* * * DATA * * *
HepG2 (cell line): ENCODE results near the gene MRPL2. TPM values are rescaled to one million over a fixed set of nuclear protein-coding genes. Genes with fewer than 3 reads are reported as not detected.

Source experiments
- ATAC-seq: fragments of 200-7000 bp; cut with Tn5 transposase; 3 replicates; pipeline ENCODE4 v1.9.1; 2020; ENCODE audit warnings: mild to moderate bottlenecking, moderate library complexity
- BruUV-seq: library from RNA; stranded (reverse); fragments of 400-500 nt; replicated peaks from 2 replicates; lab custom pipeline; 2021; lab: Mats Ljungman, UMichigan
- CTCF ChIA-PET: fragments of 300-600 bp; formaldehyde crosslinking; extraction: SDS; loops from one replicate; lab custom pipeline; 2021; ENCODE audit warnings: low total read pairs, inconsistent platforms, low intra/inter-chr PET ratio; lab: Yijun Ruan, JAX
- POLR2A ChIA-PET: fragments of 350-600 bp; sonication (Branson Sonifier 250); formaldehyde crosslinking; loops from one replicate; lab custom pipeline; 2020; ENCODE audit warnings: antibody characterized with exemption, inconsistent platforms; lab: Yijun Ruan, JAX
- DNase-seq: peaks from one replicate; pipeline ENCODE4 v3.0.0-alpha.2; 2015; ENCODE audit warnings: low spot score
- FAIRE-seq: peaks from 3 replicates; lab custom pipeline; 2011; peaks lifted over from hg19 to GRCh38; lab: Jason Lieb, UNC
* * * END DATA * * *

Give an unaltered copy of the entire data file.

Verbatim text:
HepG2 (cell line): ENCODE results near the gene MRPL2. TPM values are rescaled to one million over a fixed set of nuclear protein-coding genes. Genes with fewer than 3 reads are reported as not detected.

Source experiments
- ATAC-seq: fragments of 200-7000 bp; cut with Tn5 transposase; 3 replicates; pipeline ENCODE4 v1.9.1; 2020; ENCODE audit warnings: mild to moderate bottlenecking, moderate library complexity
- BruUV-seq: library from RNA; stranded (reverse); fragments of 400-500 nt; replicated peaks from 2 replicates; lab custom pipeline; 2021; lab: Mats Ljungman, UMichigan
- CTCF ChIA-PET: fragments of 300-600 bp; formaldehyde crosslinking; extraction: SDS; loops from one replicate; lab custom pipeline; 2021; ENCODE audit warnings: low total read pairs, inconsistent platforms, low intra/inter-chr PET ratio; lab: Yijun Ruan, JAX
- POLR2A ChIA-PET: fragments of 350-600 bp; sonication (Branson Sonifier 250); formaldehyde crosslinking; loops from one replicate; lab custom pipeline; 2020; ENCODE audit warnings: antibody characterized with exemption, inconsistent platforms; lab: Yijun Ruan, JAX
- DNase-seq: peaks from one replicate; pipeline ENCODE4 v3.0.0-alpha.2; 2015; ENCODE audit warnings: low spot score
- FAIRE-seq: peaks from 3 replicates; lab custom pipeline; 2011; peaks lifted over from hg19 to GRCh38; lab: Jason Lieb, UNC